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Found 12 results

  1. Hi everyone I love celluloid pens, and use celluloid Stipula fountain pens as daily drivers. However, some have become less shiny/reflecting but more dull over time. Is there a simple and cheap trick (similar to shining silver trims again with a toothbrush and a small bit of toothpaste) to "polish" the celluloid? The celluloid pens I have are quite expensive and rare, so I wouldn't want to harm the celluloid in any way! Thanks for all advice and experiences!! Greetings from Belgium, Ruben
  2. So my grandad back in India got me a few vintages out of which some are celluloid and others, some sort of plastic. I haven't had the chance of seeing them due to the COVID pandemic. Now many of them are in a poor state. The main reason he got them was for me to try restoration. They aren't expensive or anything, but I wouldn't want to destroy any of them so I thought of asking here some tips to polish them. I have a buffing machine back home but I'm not willing to let these vintages come close to it at all (would you recommend it, anyway?), so hand polishing is the way to go for me. I have
  3. I was smoothing a few nibs today, some from modern fountain pens and some from vintage. I did notice that the final result favored the modern fountain pens and not the vintage ones, despite the fact that the same polishing method was used. Specifically I got much more buttery effect out of a plain parker IM fountain pen with a steel nib, compared to a parker 51 with a gold nib. This got me thinking whether this had to do with the tipping of the nibs and the slit cut. I imagine that modern pens take advantage of new technology which has provided better methods to apply tipping at the nib and to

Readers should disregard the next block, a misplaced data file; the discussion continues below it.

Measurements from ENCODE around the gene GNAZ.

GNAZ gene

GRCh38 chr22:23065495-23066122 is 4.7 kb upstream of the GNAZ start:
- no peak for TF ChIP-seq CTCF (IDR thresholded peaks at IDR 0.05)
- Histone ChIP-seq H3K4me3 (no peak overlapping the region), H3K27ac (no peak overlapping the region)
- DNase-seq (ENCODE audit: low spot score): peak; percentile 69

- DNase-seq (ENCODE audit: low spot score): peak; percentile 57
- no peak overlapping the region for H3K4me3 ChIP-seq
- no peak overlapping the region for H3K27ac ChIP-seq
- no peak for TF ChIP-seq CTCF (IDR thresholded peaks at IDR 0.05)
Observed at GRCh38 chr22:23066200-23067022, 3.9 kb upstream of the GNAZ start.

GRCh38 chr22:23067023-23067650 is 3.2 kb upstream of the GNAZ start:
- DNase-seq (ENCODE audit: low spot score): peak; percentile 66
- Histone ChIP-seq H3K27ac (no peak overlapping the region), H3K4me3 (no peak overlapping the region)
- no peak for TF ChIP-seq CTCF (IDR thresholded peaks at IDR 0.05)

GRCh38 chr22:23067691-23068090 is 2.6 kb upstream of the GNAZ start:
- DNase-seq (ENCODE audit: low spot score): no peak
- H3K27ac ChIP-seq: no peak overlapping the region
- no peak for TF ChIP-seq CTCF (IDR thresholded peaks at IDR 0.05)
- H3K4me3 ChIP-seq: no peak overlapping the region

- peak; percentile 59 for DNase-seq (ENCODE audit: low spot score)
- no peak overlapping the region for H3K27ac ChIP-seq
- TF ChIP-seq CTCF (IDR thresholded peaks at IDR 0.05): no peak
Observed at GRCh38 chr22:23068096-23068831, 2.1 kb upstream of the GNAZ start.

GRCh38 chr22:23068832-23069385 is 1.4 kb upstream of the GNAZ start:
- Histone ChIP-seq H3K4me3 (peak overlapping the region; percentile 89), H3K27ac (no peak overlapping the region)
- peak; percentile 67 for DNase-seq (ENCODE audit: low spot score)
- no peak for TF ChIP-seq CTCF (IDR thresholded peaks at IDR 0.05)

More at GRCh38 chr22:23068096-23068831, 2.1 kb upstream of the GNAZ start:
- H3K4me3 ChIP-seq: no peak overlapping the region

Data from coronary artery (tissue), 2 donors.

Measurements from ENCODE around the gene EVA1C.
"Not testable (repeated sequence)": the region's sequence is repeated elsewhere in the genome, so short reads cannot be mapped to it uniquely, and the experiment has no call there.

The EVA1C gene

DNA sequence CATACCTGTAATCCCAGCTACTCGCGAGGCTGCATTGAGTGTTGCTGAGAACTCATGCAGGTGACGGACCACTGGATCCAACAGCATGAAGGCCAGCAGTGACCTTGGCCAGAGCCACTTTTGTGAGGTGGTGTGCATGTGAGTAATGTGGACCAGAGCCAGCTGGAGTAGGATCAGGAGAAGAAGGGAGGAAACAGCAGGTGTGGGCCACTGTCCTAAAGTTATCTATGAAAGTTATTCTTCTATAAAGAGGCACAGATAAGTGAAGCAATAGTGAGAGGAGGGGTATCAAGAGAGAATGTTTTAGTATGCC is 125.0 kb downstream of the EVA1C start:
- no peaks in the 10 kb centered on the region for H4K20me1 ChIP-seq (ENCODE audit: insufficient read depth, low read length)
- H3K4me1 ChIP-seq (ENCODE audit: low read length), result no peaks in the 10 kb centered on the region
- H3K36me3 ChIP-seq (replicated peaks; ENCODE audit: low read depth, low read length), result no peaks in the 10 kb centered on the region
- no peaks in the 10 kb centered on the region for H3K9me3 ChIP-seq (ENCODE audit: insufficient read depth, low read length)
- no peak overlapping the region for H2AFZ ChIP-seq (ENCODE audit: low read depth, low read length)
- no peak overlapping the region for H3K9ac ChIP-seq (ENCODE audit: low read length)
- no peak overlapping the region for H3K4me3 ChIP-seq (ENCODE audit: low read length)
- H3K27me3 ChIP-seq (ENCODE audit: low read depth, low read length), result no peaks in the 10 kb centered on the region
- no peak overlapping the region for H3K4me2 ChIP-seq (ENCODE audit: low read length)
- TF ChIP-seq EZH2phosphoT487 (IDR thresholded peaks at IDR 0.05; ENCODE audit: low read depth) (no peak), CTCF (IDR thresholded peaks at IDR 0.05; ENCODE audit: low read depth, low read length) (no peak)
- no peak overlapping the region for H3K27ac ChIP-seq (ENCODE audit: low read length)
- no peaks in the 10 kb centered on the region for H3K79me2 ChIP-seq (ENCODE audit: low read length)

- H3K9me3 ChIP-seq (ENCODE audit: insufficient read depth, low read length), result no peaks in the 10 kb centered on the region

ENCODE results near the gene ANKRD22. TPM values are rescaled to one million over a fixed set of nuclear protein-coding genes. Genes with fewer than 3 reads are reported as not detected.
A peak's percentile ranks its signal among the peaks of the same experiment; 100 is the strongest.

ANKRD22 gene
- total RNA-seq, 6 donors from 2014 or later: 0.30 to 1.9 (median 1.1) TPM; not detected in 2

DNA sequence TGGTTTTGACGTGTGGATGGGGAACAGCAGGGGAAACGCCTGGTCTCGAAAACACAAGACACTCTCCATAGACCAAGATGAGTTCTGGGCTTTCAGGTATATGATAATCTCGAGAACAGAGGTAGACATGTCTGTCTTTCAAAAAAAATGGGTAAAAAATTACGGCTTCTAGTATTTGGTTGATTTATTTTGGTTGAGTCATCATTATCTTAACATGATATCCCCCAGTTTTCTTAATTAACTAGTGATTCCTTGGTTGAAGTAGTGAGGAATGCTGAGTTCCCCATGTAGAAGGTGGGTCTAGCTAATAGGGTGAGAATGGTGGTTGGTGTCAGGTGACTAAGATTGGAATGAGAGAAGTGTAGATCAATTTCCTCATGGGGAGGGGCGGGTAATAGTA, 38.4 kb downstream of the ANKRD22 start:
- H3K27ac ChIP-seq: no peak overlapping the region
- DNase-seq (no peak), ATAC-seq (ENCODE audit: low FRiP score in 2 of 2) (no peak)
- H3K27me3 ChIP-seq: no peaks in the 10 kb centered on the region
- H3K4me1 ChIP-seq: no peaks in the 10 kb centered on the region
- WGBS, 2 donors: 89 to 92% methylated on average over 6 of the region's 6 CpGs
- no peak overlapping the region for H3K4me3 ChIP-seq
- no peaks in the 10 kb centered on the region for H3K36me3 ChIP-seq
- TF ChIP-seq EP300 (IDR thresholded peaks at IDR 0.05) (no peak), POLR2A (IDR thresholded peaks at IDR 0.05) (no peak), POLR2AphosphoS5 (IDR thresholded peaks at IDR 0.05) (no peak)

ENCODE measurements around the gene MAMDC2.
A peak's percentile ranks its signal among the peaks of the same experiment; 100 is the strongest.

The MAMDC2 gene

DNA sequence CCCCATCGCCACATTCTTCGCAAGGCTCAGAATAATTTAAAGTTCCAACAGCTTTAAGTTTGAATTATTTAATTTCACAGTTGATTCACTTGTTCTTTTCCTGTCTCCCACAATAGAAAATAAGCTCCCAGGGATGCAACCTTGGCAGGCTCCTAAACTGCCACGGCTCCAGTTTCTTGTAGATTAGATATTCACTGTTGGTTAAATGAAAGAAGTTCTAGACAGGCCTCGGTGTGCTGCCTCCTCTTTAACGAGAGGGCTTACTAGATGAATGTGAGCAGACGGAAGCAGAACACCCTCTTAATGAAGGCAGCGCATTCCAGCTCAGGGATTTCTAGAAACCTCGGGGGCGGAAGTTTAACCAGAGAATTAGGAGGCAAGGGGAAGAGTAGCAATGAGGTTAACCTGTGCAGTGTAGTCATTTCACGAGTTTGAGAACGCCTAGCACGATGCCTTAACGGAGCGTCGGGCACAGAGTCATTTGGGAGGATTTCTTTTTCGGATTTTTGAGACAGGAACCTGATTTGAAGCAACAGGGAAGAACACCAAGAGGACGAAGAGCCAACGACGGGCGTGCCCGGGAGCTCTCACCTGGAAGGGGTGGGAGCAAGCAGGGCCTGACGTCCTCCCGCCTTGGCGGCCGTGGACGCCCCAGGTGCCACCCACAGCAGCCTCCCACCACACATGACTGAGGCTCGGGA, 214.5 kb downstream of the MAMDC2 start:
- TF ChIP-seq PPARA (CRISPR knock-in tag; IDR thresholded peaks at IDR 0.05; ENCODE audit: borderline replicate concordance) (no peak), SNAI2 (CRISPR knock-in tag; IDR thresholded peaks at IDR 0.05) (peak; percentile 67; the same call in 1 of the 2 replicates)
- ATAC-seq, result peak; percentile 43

4. I accidentally came across a nice pen which I want to have for quite sometime. A Parker 45: Gold Cap, 14K Fine nib, made in USA, black Barrel. The one I got is quite old, but writes very well. As you can see above, there are lots of mini (not micro) scratchings and rust maybe around the pen, turn up I bought it as the price is nice and I really love the shape of the 45. After writing some days, today I return her beauty. I need a princess, not a muddy frog... What I need? [1] Tamiya Compound, Course, Fine, and Finish. [2] Cape Cod polish cloth. (it is much better than the Autosol